04Apr Monday in the Fourth Week of Lent

Isaiah 65:17ff. “Rejoice forever in what I am creating!” There are good things in store for those who love God.

John 4:43ff. In his second public miracle in Cana village, Jesus cures the son of a royal official.

An Outsider shows us how

Through Isaiah, God promises us “new heavens and a new earth.” We look forward to a vibrant life, even better than just the old-made-new… for it will be a new creation, a total transformation. Although in the next age we and everyone else will somehow be the same persons who lived on this old planet earth, God’s creative power will lead into a heavenly existence so marvelous that the things of the past shall not be remembered . . .No longer shall the sounds of weeping be heard there.

Jesus promised a similar vision to the royal official at Capernaum. His son was nearly dead when he begged Jesus to come down and restore the boy to health. And Jesus told him quite simply, ‘return home. Your son will live.’ This pagan official of Roman origin puts his trust in Jesus and starts for home, trusting that the boy whom he had last seen so ill will now meet him full of life!

Do we walk through life vibrating with hope and confidence like this pagan official? Do we believe that Jesus can, if he will, work miracles in our lives? Are we convinced that God lovingly cares for each person in our neighbourhood, whatever his religion or status? Is our heart rooted secure in faith, that whatever happens at the end of each journey, will really be for the best – no matter what? If we are distressed by the sickness and death that we meet in life, can we say in our heart: “God could have cured this person or could have arranged this business differently, but if he left it turn out this way, in his wisdom it is for the best. Yes, Lord, I believe.”

If all tears are not yet wiped away, the suffering and loss in life call for persevering love and courageous dedication, on our part who rally around for comfort and support. We believe, Lord, that you sorrow with the sorrowing. Even in this valley of tears you hold out to us a vision of new heavens and a new earth! We will live in this hope.

Jesus really can work miracles. The centurion believed in the promise, “Your son will live.” Anyone who passed this pagan Roman on his way home must have been startled by the hope in his eyes, the enthusiasm for life in his step. Do people who meet us perceive us as hopeful and optimistic? They should, if we truly look forward to “new heavens and a new earth.”

Faith like this does not destroy human initiative. If it did, the royal official never would have bothered coming to Jesus nor asked that his son continue to live, work, love and grow old. The gospel notes that this was the “second sign” given by Jesus. The Cana miracle of turning water into wine was the first sign (John 2:11). These are signs of new life and new joy, miraculously achieved, promises that the old things will be swept away and the past be remembered no more. They point to a new creation through and beyond death. Hear, O Lord, and have mercy, for you have changed my mourning into dancing.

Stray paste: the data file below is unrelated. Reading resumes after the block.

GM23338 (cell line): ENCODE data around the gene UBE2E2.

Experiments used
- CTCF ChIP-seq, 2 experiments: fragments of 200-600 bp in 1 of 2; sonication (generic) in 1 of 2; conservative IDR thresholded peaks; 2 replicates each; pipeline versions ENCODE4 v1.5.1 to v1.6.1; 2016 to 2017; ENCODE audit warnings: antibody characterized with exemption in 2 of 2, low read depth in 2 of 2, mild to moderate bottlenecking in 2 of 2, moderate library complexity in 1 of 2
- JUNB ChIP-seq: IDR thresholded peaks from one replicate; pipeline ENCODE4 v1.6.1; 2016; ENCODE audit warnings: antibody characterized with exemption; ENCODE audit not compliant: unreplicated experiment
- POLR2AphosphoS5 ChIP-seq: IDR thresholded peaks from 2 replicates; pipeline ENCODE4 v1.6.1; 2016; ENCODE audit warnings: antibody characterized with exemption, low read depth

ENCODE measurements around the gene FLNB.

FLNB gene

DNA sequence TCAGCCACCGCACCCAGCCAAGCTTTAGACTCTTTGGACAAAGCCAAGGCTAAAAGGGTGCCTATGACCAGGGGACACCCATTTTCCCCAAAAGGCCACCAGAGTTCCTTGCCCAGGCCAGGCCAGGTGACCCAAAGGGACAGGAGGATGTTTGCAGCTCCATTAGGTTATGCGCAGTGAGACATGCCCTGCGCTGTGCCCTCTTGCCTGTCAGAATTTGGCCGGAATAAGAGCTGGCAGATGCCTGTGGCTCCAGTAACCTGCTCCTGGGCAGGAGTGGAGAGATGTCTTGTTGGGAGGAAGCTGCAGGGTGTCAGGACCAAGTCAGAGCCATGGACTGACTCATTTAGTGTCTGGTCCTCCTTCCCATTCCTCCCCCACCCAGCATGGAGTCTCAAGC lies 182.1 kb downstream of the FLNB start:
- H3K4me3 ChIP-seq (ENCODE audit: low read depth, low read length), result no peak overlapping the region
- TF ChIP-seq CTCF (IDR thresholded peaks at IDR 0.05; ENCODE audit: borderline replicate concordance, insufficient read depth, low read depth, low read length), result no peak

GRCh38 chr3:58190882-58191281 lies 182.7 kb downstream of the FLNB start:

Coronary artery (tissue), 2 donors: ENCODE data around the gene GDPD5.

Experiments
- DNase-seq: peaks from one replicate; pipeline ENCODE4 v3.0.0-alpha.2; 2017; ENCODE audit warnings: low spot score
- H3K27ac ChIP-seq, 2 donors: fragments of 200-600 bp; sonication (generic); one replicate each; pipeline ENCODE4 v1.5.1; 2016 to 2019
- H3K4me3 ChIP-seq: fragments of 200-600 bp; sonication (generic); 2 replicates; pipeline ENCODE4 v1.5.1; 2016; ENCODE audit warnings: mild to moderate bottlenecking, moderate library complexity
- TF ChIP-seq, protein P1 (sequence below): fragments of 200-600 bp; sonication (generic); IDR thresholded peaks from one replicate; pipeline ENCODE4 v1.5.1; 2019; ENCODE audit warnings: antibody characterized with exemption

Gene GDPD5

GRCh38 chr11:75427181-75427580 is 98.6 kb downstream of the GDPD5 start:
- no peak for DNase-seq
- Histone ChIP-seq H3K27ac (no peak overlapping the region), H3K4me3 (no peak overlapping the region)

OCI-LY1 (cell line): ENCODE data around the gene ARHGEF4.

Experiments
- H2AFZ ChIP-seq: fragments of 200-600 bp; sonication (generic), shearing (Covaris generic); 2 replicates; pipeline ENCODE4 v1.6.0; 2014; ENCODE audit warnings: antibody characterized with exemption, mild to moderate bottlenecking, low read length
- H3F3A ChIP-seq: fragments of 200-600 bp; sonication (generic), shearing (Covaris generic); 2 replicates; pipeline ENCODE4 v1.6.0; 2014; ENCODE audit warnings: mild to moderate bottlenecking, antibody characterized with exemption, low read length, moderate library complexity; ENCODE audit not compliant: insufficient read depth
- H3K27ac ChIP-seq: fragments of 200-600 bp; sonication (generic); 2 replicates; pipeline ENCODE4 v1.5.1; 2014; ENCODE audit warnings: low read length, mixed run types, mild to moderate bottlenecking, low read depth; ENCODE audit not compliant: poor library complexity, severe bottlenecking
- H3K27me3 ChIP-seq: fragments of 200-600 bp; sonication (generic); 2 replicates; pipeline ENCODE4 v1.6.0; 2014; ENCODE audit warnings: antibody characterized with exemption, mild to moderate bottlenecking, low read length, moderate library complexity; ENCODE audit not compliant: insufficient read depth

First Reading: Isaiah 65:17-21

For I am about to create new heavens and a new earth; the former things shall not be remembered or come to mind. But be glad and rejoice forever in what I am creating; for I am about to create Jerusalem as a joy, and its people as a delight.

I will rejoice in Jerusalem, and delight in my people; no more shall the sound of weeping be heard in it, or the cry of distress. No more shall there be in it an infant that lives but a few days, or an old person who does not live out a lifetime; for one who dies at a hundred years will be considered a youth, and one who falls short of a hundred will be considered accursed.

They shall build houses and inhabit them; they shall plant vineyards and eat their fruit.

Gospel: John 4:43-54

When the two days were over, he went from that place to Galilee (for Jesus himself had testified that a prophet has no honour in the prophet’s own country). When he came to Galilee, the Galileans welcomed him, since they had seen all that he had done in Jerusalem at the festival; for they too had gone to the festival.

Then he came again to Cana in Galilee where he had changed the water into wine. Now there was a royal official whose son lay ill in Capernaum. When he heard that Jesus had come from Judea to Galilee, he went and begged him to come down and heal his son, for he was at the point of death. Then Jesus said to him, “Unless you see signs and wonders you will not believe.” The official said to him, “Sir, come down before my little boy dies.” Jesus said to him, “Go; your son will live.” The man believed the word that Jesus spoke to him and started on his way. As he was going down, his slaves met him and told him that his child was alive. So he asked them the hour when he began to recover, and they said to him, “Yesterday at one in the afternoon the fever left him.” The father realized that this was the hour when Jesus had said to him, “Your son will live.” So he himself believed, along with his whole household. Now this was the second sign that Jesus did after coming from Judea to Galilee.